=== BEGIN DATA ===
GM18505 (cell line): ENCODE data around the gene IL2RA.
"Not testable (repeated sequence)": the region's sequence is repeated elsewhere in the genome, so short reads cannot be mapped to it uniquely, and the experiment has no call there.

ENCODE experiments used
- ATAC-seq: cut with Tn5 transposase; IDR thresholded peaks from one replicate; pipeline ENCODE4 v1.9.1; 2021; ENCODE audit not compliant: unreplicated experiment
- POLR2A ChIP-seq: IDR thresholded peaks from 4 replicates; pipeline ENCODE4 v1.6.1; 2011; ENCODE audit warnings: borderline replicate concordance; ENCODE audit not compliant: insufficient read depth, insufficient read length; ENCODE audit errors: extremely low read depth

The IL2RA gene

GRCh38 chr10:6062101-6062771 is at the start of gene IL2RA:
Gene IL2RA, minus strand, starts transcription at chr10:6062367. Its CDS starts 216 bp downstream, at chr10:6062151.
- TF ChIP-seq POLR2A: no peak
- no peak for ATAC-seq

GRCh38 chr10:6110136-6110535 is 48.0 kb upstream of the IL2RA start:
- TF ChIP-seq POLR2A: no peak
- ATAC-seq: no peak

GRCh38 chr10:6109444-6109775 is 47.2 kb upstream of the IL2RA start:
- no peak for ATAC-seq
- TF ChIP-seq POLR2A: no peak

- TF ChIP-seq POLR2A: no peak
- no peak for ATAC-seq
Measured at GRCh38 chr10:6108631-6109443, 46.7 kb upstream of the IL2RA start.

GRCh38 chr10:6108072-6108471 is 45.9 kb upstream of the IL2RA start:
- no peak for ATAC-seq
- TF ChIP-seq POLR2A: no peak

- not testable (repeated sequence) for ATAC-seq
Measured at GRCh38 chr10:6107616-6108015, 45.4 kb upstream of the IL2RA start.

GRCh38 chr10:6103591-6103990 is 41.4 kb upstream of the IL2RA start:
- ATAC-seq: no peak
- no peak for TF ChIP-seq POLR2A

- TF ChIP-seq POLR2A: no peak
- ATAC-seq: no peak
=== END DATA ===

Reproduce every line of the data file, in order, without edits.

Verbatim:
GM18505 (cell line): ENCODE data around the gene IL2RA.
"Not testable (repeated sequence)": the region's sequence is repeated elsewhere in the genome, so short reads cannot be mapped to it uniquely, and the experiment has no call there.

ENCODE experiments used
- ATAC-seq: cut with Tn5 transposase; IDR thresholded peaks from one replicate; pipeline ENCODE4 v1.9.1; 2021; ENCODE audit not compliant: unreplicated experiment
- POLR2A ChIP-seq: IDR thresholded peaks from 4 replicates; pipeline ENCODE4 v1.6.1; 2011; ENCODE audit warnings: borderline replicate concordance; ENCODE audit not compliant: insufficient read depth, insufficient read length; ENCODE audit errors: extremely low read depth

The IL2RA gene

GRCh38 chr10:6062101-6062771 is at the start of gene IL2RA:
Gene IL2RA, minus strand, starts transcription at chr10:6062367. Its CDS starts 216 bp downstream, at chr10:6062151.
- TF ChIP-seq POLR2A: no peak
- no peak for ATAC-seq

GRCh38 chr10:6110136-6110535 is 48.0 kb upstream of the IL2RA start:
- TF ChIP-seq POLR2A: no peak
- ATAC-seq: no peak

GRCh38 chr10:6109444-6109775 is 47.2 kb upstream of the IL2RA start:
- no peak for ATAC-seq
- TF ChIP-seq POLR2A: no peak

- TF ChIP-seq POLR2A: no peak
- no peak for ATAC-seq
Measured at GRCh38 chr10:6108631-6109443, 46.7 kb upstream of the IL2RA start.

GRCh38 chr10:6108072-6108471 is 45.9 kb upstream of the IL2RA start:
- no peak for ATAC-seq
- TF ChIP-seq POLR2A: no peak

- not testable (repeated sequence) for ATAC-seq
Measured at GRCh38 chr10:6107616-6108015, 45.4 kb upstream of the IL2RA start.

GRCh38 chr10:6103591-6103990 is 41.4 kb upstream of the IL2RA start:
- ATAC-seq: no peak
- no peak for TF ChIP-seq POLR2A

- TF ChIP-seq POLR2A: no peak
- ATAC-seq: no peak